Tuesday, June 6, 2017

"Love Kills" by Freddie Mercury

Song#:  2062
Date:  09/29/1984
Debut:  85
Peak:  69
Weeks:  6
Genre:  Synthpop, Rock, Soundtrack

Pop Bits:  Music producer Giorgio Moroder's 1984 restoration of the 1927 silent sci-fi classic Metropolis was accompanied by a new soundtrack that was co-written mainly by Moroder and Pete Bellotte. It consisted of modern synthpop tunes sung by stars like Pat Benatar and Billy Squier. The LPs first single, "Here She Comes" by Bonnie Tyler," was a bit of a dud only getting to #76. Hoping to bring some life back to the soundtrack, this next single was released. Co-written and performed by Queen's lead singer Freddie Mercury, the song only did slightly better than Tyler's single. It also got to #44 on the Dance chart. However, the tune was a hit in the UK where it got to #10 becoming Mercury's first Top 10 solo hit there.

ReduxReview:  Just like "Here She Comes," I don't know why this song was not a better hit. It's nearly a sister song to Queen's #16 hit "Radio Ga-Ga." One minus was that the video for the song was just scenes from Metropolis and did not include Mercury. However, it may not have mattered because Tyler shot a complete video for "Here She Comes" and it tanked. Perhaps there was just not a lot of promotion behind the songs. Or maybe because the film was a specialized project and not a box office draw the soundtrack just didn't get the attention it deserved. Whatever the case, the soundtrack was quite good and it included some gems like this one.

ReduxRating:  8/10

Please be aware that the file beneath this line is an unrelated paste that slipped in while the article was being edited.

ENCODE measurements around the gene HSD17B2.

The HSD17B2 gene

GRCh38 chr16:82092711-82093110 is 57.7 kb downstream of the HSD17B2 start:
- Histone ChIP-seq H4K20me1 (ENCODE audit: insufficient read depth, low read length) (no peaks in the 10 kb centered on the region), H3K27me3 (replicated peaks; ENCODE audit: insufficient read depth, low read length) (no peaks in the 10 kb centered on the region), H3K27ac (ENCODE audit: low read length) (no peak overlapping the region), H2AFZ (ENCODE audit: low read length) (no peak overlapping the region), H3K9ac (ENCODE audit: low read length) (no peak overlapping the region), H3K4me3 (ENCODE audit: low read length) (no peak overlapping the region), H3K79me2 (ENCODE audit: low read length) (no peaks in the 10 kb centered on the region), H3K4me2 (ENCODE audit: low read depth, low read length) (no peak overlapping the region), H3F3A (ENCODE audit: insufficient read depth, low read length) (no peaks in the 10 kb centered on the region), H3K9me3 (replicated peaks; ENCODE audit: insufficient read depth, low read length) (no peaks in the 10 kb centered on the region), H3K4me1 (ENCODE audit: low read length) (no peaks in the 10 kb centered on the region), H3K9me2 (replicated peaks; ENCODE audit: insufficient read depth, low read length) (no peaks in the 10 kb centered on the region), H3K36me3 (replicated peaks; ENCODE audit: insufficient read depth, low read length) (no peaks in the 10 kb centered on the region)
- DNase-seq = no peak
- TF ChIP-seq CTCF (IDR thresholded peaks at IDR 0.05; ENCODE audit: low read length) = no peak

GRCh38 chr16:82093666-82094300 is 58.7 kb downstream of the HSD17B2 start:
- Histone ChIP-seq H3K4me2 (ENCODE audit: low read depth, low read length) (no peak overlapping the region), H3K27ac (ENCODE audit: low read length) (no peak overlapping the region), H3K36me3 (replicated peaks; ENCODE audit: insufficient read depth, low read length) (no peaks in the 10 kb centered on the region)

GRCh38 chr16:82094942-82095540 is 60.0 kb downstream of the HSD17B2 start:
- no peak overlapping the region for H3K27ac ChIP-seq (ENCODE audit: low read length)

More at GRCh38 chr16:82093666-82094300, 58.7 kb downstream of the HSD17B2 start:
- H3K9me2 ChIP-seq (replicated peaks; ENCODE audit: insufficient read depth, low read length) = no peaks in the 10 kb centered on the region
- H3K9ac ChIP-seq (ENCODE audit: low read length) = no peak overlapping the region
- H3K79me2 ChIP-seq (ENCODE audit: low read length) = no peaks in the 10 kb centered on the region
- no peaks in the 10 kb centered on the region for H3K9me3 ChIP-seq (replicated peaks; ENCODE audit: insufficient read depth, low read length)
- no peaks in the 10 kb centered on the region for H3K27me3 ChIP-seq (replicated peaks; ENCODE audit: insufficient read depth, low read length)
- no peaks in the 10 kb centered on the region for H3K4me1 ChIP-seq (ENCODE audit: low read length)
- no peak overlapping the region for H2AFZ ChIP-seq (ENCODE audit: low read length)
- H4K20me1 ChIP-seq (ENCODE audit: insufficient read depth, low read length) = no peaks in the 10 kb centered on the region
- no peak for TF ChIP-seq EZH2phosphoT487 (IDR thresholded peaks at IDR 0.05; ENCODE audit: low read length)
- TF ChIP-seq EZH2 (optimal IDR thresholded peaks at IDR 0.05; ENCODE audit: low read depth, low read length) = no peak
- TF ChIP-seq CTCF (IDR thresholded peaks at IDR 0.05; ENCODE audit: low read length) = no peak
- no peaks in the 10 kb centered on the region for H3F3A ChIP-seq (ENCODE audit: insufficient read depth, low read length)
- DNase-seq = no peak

Trivia:  Although this was Mercury's first charting solo single, it wasn't his first solo recording - well, sort of. Back in 1972, Queen entered Trident studios to record their debut album. As that was going on, one of the studio's house engineers, Robin Geoffrey Cable, was working on an experiment. Cable was trying to replicate hit producer Phil Spector's famous "wall of sound" recording technique. Needing some help, Cable asked Mercury to supply some vocals for the project. Mercury decided to help out and then also brought along bandmates Roger Taylor and Brian May to do some work. They all recorded two songs, which were remakes. The first was "I Can Hear Music," a tune initially done by The Ronettes in 1966 (#100) and made more famous by The Beach Boys in 1969 (#24). The second was "Goin' Back," which was originally done by Dusty Springfield in 1966 (#10 UK). The final results were so good that it was decided a single should be released. Not wanting any confusion between the two songs and the upcoming Queen album, they created a pseudonym for Mercury. The single would be credited to Larry Lurex and released. It failed to catch on anywhere, but it did nearly chart in the US where it bubbled under the main chart at #115 for a few weeks.


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